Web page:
So what if in the moments when the past is gone and the future seems a blur; when you can’t see which way to go; when all seems lost, what if in those moments we each scooted up just a bit in our seats, leaned in and said…
This is when it gets good.
I love to travel. I love seeing new places. Experiencing new cultures. Meeting new people. Learning new languages. I love nice hotels (hello! some of them have pillow menus… who knew such a wonder existed?).
There is, however, one thing about travel that I do not love.
I do not love to fly.
As much as I try to get lost in the beauty of billowing white clouds and bright blue skies, I often find myself on the verge of panic as the plane launches off the ground. Fear of hurtling towards the earth plaguing my thoughts as the overwhelming sense of helplessness invades my mind. Let me tell you, it is not pretty. Take off usually includes me white-knuckling the arm rest or the hand of the unsuspecting person sitting next to me who “won” the seat selection lottery.
So… this poses a rather large problem for me.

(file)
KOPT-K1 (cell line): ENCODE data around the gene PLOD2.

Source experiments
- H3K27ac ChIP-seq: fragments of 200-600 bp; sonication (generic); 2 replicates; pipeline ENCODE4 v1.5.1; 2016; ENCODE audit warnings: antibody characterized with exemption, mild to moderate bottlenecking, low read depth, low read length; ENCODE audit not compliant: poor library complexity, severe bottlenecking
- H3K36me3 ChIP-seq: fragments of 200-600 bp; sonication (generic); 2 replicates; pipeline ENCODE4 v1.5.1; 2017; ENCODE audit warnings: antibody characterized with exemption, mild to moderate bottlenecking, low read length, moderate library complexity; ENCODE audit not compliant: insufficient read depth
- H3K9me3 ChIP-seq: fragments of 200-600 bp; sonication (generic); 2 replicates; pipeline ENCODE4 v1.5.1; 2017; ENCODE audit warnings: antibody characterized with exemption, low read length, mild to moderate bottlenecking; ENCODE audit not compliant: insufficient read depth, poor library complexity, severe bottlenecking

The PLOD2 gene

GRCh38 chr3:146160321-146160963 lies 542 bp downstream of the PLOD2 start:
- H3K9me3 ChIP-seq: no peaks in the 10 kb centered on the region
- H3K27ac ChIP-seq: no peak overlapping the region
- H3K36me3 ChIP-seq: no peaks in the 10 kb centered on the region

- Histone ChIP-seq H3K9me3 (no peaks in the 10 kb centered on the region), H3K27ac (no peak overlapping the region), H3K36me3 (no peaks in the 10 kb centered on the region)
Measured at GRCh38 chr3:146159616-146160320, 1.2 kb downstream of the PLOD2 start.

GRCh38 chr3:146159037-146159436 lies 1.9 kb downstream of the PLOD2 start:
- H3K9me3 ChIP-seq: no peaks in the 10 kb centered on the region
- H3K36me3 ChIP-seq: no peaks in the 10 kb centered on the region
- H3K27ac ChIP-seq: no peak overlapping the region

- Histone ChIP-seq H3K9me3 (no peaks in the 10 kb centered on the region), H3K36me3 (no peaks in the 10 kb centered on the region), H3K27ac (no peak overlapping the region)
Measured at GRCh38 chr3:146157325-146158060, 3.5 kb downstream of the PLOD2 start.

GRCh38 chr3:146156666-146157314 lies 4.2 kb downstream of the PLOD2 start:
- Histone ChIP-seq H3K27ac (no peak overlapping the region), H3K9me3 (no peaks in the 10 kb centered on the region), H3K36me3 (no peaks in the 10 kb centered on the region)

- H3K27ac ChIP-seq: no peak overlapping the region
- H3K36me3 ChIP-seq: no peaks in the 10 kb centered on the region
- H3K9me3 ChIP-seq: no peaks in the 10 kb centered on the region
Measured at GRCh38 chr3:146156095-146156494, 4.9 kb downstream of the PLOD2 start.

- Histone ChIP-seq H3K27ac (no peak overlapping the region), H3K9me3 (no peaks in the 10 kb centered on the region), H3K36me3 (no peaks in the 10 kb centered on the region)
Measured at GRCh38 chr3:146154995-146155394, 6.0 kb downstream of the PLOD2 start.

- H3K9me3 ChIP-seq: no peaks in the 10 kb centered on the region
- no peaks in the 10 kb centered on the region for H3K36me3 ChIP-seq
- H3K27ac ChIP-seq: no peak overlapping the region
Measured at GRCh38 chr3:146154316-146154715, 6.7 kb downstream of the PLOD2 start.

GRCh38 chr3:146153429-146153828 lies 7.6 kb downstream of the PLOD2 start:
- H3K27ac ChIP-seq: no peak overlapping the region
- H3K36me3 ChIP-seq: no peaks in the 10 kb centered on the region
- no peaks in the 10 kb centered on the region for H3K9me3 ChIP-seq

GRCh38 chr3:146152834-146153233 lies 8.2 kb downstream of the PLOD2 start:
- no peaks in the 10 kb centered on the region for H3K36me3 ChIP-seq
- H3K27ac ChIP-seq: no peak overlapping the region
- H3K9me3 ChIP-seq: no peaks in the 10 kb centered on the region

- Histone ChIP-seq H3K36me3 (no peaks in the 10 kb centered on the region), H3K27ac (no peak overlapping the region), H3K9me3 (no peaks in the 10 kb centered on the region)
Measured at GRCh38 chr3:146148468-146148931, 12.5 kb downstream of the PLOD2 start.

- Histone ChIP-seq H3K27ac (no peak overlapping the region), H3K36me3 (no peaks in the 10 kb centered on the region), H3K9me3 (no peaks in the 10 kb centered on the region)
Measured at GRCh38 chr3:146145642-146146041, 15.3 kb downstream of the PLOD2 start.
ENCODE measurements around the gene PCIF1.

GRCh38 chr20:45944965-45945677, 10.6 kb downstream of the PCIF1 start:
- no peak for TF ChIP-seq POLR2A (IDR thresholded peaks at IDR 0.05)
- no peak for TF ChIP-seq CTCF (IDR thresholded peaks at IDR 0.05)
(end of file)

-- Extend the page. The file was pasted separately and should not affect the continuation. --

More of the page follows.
My dreams include travel for all the reasons I listed above and many, many others. On top of that my job requires that I travel several times a year (an opportunity that I usually jump at, until I’m sitting in the aforementioned airplane seat holding hands with a stranger).
What’s a girl to do?
I decided a year or so ago that I was not going to allow this fear to control me or make me miss out on a rather large part of my purpose and destiny. I wish I could say that it was as simple as that, but it’s not. That being said, there are a couple of things that I’ve learned that are helping me overcome:
1. DECIDE – I know I just said it’s not as simple as a decision, but it has to start with one. You have to DECIDE that what is on the other side of your fear is worth the discomfort of facing it in the here and now.
2. FIND THE TRUTH – Fear is a notorious liar. I once heard it described as a drunk uncle (which inevitably makes me thing of the SNL skit). It takes truth and twists it. It wildly distorts reality and makes you lose sight of the horizon. You have to find the truth. For me, this means reminding myself of how many flights take off and land on a daily basis around the world without incident. On top of that, I remind myself that the purpose of my life exists beyond that one short flight.